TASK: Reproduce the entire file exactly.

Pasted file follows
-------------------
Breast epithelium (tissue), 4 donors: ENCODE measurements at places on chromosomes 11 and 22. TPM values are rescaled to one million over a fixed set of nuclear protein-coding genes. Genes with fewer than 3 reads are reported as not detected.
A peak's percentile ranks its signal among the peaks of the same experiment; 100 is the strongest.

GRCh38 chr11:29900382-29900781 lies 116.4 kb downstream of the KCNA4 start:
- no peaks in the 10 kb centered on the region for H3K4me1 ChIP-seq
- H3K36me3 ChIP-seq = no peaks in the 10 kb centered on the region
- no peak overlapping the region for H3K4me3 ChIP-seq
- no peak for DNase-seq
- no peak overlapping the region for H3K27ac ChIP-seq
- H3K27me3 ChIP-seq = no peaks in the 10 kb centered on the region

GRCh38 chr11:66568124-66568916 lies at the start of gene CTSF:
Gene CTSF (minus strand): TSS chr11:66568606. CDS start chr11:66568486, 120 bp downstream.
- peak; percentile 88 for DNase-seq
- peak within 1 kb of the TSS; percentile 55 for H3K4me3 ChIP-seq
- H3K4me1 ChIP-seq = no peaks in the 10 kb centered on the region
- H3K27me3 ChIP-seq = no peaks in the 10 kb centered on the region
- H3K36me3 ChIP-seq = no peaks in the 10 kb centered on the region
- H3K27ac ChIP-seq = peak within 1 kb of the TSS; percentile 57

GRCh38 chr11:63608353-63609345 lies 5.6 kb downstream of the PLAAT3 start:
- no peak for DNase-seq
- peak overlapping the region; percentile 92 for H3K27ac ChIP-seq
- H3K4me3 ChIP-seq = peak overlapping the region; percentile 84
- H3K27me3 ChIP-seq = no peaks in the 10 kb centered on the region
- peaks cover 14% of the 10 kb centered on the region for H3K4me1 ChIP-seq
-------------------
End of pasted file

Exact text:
Breast epithelium (tissue), 4 donors: ENCODE measurements at places on chromosomes 11 and 22. TPM values are rescaled to one million over a fixed set of nuclear protein-coding genes. Genes with fewer than 3 reads are reported as not detected.
A peak's percentile ranks its signal among the peaks of the same experiment; 100 is the strongest.

GRCh38 chr11:29900382-29900781 lies 116.4 kb downstream of the KCNA4 start:
- no peaks in the 10 kb centered on the region for H3K4me1 ChIP-seq
- H3K36me3 ChIP-seq = no peaks in the 10 kb centered on the region
- no peak overlapping the region for H3K4me3 ChIP-seq
- no peak for DNase-seq
- no peak overlapping the region for H3K27ac ChIP-seq
- H3K27me3 ChIP-seq = no peaks in the 10 kb centered on the region

GRCh38 chr11:66568124-66568916 lies at the start of gene CTSF:
Gene CTSF (minus strand): TSS chr11:66568606. CDS start chr11:66568486, 120 bp downstream.
- peak; percentile 88 for DNase-seq
- peak within 1 kb of the TSS; percentile 55 for H3K4me3 ChIP-seq
- H3K4me1 ChIP-seq = no peaks in the 10 kb centered on the region
- H3K27me3 ChIP-seq = no peaks in the 10 kb centered on the region
- H3K36me3 ChIP-seq = no peaks in the 10 kb centered on the region
- H3K27ac ChIP-seq = peak within 1 kb of the TSS; percentile 57

GRCh38 chr11:63608353-63609345 lies 5.6 kb downstream of the PLAAT3 start:
- no peak for DNase-seq
- peak overlapping the region; percentile 92 for H3K27ac ChIP-seq
- H3K4me3 ChIP-seq = peak overlapping the region; percentile 84
- H3K27me3 ChIP-seq = no peaks in the 10 kb centered on the region
- peaks cover 14% of the 10 kb centered on the region for H3K4me1 ChIP-seq